Lawrence is a solid tackler. He has a reputation as a guy who is a drag down tackler that doesn’t really have a ton of strength. Honestly, it’s not the worst description in the world. He is a drag down tackler who isn’t always that powerful. But all I will say in Lawrence’s defense is, well, look at the results. Drag down tackling is usually a big no-no for linebackers, but if you can find film of him missing a tackle or even yielding significant yardage after contact, I’d love to see it. The common assumption is that it won’t work in the NFL, but, it works extremely well in the SEC, and that’s good enough for me. Again, this is part of the reason why I think he can play the game under 235lbs: he had absolutely no problems tackling as a skinny junior. He also has excellent toughness (see: bruising tackle on Michael Dyer on 4th and 1 in the 2011 Auburn game) and very good body control, making him tough to shake in the open field.
Lawrence is terrific against the run. He’s right up there with Khaseem Greene for the title of most instinctive outside linebacker of this class. His football IQ is amazing, he’s very disciplined in cutback pursuit, he takes perfect angles in pursuit, he can find holes in the blocking scheme and attack ball carriers, and he makes very quick reads. He’s also surprisingly good at shedding blocks, thanks to terrific fundamentals. This is one of the reasons I think sub 235lbs is really feasible for him. Most guys that skinny are simply overpowered at the point of attack against offensive linemen, but Lawrence is as crafty with his hand placement as any linebacker in this draft class, getting surprising leverage and doing a very good job of using his hands to control the arms of offensive linemen in blocks. To be frank, he’s about 100 times harder to block than you would expect. Combine that with excellent football IQ and tons of tackles, and you’ve got a terrific run stopper.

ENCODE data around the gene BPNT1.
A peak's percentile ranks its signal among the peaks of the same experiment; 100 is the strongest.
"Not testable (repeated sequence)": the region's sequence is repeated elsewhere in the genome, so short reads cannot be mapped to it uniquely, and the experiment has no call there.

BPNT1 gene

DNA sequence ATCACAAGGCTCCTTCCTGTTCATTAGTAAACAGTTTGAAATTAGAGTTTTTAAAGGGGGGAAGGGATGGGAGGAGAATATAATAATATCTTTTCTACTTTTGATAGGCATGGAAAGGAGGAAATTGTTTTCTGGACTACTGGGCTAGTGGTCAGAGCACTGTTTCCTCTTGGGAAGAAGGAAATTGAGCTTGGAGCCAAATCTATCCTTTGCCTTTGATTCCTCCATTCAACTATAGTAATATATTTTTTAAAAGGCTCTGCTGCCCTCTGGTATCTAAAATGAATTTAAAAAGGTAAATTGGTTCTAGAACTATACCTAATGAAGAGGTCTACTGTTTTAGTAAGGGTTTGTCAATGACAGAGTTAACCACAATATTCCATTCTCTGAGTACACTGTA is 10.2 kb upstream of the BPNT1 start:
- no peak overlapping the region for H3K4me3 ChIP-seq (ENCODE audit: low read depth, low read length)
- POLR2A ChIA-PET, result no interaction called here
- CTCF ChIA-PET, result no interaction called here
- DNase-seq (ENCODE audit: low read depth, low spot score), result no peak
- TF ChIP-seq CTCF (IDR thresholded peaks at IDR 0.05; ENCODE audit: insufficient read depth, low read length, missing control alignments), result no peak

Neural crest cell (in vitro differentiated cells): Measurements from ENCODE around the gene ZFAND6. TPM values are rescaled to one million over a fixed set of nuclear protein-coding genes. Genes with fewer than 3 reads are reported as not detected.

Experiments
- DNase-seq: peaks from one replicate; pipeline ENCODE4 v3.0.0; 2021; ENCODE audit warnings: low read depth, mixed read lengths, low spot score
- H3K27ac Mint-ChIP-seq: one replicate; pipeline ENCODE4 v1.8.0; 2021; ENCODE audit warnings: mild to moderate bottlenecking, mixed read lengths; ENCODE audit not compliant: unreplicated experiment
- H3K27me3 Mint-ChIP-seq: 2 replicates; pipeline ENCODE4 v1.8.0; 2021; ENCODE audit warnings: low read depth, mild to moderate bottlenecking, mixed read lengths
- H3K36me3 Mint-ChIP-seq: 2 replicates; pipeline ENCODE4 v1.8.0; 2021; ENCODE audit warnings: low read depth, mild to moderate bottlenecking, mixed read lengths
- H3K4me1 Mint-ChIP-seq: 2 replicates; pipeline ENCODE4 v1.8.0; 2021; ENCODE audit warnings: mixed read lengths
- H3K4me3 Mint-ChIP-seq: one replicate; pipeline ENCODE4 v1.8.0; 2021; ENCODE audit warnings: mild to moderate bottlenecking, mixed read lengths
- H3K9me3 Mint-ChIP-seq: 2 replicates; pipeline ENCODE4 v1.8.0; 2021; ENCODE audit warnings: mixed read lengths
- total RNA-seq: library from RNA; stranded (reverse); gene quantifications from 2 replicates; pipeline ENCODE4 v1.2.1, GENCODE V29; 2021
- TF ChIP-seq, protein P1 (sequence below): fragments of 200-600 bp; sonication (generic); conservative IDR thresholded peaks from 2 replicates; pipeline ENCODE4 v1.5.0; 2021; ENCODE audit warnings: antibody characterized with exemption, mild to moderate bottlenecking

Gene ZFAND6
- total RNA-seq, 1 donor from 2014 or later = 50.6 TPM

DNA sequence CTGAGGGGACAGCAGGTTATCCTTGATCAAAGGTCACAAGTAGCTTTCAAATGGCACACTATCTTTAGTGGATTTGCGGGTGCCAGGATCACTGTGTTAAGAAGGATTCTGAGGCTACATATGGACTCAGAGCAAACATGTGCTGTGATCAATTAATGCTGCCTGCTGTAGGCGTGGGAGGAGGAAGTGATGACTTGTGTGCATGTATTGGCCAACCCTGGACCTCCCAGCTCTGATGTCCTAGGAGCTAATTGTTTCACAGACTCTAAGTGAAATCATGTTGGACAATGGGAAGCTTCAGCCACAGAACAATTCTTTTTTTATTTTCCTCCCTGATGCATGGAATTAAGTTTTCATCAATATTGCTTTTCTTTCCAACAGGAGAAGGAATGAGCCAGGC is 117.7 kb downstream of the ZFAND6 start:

Lawrence is an underrated player. I think he’s going to make and NFL team very happy that they got him, for special teams, if nothing else.
NFL Comparison: Not a lot of great ones, but maybe Chad Greenway, except Lawrence is a bit slower, and a tad smaller
Grade: 77 (worthy of an early 3rd round pick)
Projection: 31 (will be a late 7th round pick, with a good shot of not being drafted)